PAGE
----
My Lords, I shall make only one point. I do not wish to weary your Lordships with the familiar repetition that this is the first stage of a process of reform. The purposes of this Bill are very clear, and are set out in Clause 1. I do not think there is any argument about that.

Lord Elton

My Lords, at the risk of interfering in an almost private exchange, perhaps I may—

Lord Hunt of Kings Heath

My Lords, it may be helpful to remind the House that we are at Report stage and that, on a government Bill, only the mover of an amendment should speak after the Minister.

Lord Kingsland

My Lords, in those circumstances, and despite the Opposition's strong feelings about this point, I beg leave to withdraw this amendment.

Amendment, by leave, withdrawn.

Lord Campbell of Alloway moved Amendment No. 2: Before Clause 1, insert the following new clause—


(" .—(1) This Act shall not come into force until the people of the United Kingdom have approved its coming into force in a referendum.

(2) The question to be put on such referendum shall be— Do you wish to retain the House of Lords as constituted with the Hereditary Peerage until enactment of a Bill to establish a successor House [YES/NO].")

The noble Lord said: My Lords, in moving this amendment, I shall speak also to Amendment No. 63, which is consequential. These are not probing amendments to find out where the Government stand. I think we all know where the Government stand in the measure of their opposition to these amendments. These are Back-Bench, Cross-Bench amendments. They are not politically motivated. A free vote has been conceded on our Back Benches and I understand today that my own Front Bench will neither oppose nor support these amendments.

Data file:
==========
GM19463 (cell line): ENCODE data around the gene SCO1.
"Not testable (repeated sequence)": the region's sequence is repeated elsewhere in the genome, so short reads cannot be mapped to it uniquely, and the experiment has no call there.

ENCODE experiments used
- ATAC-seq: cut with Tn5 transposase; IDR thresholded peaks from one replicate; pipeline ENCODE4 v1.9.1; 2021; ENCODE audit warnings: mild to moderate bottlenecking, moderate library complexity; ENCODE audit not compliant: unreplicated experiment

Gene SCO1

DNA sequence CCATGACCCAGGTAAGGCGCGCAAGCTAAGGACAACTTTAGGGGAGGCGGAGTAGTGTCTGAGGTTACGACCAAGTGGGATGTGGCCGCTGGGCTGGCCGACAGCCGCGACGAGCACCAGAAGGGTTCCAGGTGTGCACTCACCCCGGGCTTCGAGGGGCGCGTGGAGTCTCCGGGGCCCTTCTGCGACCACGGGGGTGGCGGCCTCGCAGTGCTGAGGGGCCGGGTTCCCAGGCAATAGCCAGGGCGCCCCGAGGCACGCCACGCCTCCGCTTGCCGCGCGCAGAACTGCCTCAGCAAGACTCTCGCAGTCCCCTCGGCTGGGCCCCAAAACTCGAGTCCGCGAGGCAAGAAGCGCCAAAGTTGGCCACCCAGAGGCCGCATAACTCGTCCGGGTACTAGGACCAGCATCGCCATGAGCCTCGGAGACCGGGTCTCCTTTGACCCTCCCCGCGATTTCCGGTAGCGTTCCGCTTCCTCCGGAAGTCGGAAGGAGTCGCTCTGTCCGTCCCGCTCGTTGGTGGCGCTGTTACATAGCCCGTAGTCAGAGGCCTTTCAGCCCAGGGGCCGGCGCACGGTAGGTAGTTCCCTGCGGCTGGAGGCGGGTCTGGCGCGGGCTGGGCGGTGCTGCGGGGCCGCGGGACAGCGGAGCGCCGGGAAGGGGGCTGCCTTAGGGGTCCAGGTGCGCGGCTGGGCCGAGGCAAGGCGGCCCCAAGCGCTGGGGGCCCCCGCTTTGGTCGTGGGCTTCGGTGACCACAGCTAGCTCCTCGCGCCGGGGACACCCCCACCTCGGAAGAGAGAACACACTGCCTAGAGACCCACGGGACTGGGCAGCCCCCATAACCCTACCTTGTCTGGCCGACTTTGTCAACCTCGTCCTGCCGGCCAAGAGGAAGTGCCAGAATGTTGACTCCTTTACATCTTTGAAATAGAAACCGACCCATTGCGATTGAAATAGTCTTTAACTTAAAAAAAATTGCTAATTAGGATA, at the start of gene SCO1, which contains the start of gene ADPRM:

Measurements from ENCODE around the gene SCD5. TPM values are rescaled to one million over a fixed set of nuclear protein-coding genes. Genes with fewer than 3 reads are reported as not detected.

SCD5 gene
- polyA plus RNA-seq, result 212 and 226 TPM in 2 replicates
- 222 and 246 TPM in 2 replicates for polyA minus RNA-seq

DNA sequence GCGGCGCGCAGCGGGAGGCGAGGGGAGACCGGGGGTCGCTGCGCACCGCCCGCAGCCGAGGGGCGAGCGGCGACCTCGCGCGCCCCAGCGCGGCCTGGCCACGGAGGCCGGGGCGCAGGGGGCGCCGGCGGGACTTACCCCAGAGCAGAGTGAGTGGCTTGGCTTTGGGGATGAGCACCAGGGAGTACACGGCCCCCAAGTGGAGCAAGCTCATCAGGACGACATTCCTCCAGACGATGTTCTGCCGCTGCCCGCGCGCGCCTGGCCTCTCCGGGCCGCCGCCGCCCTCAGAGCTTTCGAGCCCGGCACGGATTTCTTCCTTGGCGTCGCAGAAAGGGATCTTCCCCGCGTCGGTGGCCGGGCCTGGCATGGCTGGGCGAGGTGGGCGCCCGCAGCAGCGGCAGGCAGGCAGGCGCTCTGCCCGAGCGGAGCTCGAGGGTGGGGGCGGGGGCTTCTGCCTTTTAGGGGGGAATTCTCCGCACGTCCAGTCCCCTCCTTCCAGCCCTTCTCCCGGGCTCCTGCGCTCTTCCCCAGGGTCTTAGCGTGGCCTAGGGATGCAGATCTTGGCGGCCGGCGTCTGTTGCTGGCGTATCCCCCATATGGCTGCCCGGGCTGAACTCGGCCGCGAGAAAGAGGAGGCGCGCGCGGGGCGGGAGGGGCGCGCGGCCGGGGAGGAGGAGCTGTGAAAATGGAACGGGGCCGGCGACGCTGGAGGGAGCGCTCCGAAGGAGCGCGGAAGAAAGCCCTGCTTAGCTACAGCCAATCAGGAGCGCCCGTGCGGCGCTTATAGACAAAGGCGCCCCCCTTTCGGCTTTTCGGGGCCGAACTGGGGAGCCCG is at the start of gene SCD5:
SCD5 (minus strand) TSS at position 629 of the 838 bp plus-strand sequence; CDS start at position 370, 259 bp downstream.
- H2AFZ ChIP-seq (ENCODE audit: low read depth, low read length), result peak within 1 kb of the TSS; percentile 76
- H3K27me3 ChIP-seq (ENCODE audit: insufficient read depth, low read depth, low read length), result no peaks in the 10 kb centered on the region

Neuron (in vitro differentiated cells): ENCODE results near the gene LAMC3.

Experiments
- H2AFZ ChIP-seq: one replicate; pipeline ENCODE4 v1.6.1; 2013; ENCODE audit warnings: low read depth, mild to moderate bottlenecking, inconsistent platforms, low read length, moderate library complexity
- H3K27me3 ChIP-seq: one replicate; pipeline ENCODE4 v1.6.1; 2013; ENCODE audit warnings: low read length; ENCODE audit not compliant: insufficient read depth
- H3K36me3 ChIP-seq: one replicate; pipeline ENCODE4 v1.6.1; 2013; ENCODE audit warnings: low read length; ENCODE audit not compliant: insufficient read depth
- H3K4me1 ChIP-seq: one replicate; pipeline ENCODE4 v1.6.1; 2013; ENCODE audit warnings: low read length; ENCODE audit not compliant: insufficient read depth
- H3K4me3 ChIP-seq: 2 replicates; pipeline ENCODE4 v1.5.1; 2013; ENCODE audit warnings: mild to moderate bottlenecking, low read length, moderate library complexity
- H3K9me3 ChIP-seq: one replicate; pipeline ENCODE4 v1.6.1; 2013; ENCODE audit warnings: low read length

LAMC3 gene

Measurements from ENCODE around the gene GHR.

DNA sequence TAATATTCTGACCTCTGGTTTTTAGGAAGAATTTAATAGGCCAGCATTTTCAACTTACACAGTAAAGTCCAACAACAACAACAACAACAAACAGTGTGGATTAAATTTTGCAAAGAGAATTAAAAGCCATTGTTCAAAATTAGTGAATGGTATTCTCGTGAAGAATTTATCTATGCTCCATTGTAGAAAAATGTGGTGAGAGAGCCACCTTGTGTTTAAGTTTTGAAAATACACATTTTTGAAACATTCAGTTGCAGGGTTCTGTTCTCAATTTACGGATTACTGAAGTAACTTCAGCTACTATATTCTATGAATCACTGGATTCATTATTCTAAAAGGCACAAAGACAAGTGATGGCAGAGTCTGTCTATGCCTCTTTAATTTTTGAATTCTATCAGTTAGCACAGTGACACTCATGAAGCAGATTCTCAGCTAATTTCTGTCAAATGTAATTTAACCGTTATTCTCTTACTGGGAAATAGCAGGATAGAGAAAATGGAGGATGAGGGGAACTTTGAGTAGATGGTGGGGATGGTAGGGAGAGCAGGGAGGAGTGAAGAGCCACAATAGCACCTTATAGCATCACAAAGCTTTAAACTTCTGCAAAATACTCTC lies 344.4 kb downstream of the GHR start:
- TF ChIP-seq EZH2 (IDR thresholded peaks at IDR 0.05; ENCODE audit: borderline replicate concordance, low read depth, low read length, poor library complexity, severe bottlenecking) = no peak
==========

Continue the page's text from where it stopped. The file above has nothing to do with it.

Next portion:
These amendments are concerned with the exercise of the powers of governance. As such, they enter inevitably the domain of party political contention. The question is, having regard to the apparent state of public opinion, whether, on these matters substantially affecting the constitution, there would be a deprivation of entitlement of the people if referenda were not to be held in the due exercise of the powers of governance. The questions arising on these amendments are not the same as those arising on the transitional House.

In deference to the decision of your Lordships' House on the transitional House amendment, it is not to be called in question. Your Lordships are nonetheless invited to consider whether Clause 2 should not be qualified by these referendum amendments. The arguments in support of these amendments and the transitional House amendments are distinct, free-standing and not mutually inconsistent. Such is the authoritative advice.